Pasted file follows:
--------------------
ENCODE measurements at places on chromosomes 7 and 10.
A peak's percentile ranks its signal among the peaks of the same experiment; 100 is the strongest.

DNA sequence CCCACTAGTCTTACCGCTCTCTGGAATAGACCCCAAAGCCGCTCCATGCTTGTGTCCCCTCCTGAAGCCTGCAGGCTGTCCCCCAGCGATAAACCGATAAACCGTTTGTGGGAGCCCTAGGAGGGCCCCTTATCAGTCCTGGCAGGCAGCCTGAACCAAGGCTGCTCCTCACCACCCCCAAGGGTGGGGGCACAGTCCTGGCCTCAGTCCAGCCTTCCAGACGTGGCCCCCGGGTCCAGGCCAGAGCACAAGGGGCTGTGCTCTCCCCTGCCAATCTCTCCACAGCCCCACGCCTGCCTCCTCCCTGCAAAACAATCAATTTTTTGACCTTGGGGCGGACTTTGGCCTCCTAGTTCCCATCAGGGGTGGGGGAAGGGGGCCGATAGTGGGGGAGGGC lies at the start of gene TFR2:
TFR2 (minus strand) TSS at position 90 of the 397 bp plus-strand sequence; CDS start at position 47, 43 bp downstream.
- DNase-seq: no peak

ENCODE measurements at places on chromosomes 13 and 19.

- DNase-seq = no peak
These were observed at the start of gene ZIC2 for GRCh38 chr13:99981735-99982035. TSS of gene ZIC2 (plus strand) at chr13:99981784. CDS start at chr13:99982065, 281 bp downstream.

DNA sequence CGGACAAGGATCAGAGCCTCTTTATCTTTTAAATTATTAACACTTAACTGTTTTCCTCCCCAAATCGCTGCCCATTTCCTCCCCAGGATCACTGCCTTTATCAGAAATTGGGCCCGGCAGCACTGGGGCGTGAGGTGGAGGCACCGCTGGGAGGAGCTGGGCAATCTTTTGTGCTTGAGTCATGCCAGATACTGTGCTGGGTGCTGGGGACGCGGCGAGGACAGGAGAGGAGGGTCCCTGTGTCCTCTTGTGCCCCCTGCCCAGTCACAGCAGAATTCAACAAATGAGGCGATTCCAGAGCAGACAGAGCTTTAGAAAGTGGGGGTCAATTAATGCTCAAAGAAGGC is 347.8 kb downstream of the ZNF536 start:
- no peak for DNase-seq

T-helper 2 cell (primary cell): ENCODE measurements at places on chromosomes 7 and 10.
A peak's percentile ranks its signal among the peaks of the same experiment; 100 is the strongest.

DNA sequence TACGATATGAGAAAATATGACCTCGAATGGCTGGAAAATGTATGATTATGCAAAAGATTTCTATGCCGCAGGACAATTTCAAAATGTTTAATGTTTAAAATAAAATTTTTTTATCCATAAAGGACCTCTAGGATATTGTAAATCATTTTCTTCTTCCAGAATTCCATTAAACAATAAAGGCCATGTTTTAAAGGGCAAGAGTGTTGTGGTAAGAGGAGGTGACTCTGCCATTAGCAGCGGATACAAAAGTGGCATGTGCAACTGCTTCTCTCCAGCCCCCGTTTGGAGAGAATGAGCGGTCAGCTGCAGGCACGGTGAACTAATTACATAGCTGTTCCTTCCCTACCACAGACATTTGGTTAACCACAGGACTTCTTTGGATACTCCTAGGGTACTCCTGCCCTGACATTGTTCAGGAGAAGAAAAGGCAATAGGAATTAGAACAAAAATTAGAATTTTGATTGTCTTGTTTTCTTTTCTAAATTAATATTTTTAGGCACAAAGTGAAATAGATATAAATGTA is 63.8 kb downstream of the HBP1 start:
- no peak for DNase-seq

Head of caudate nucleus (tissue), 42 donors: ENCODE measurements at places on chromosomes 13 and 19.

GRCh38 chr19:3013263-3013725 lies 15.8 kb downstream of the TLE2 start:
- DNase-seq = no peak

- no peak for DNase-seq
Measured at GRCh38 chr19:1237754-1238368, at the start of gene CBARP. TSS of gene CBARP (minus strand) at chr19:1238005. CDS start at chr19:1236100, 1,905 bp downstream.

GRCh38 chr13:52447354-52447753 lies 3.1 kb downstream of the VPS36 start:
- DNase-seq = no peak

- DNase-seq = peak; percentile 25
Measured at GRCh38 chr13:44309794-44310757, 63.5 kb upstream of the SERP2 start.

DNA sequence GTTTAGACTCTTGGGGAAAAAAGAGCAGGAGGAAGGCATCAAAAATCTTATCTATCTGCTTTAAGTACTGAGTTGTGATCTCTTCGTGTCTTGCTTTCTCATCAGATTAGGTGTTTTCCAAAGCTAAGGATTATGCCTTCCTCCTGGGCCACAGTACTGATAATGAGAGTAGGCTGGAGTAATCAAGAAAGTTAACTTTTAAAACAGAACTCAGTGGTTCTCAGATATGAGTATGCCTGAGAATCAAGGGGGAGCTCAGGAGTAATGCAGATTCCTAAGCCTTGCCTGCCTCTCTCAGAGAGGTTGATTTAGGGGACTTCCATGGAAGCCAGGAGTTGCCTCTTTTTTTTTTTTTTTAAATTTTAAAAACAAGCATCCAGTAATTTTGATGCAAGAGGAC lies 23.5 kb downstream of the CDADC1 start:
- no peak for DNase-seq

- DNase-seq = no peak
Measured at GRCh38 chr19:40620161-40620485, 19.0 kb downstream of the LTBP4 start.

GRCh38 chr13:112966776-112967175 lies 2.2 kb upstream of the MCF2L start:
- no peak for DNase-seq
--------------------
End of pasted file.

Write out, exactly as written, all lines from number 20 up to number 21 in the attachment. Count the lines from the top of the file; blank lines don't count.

GRCh38 chr13:52447354-52447753 lies 3.1 kb downstream of the VPS36 start:
- DNase-seq = no peak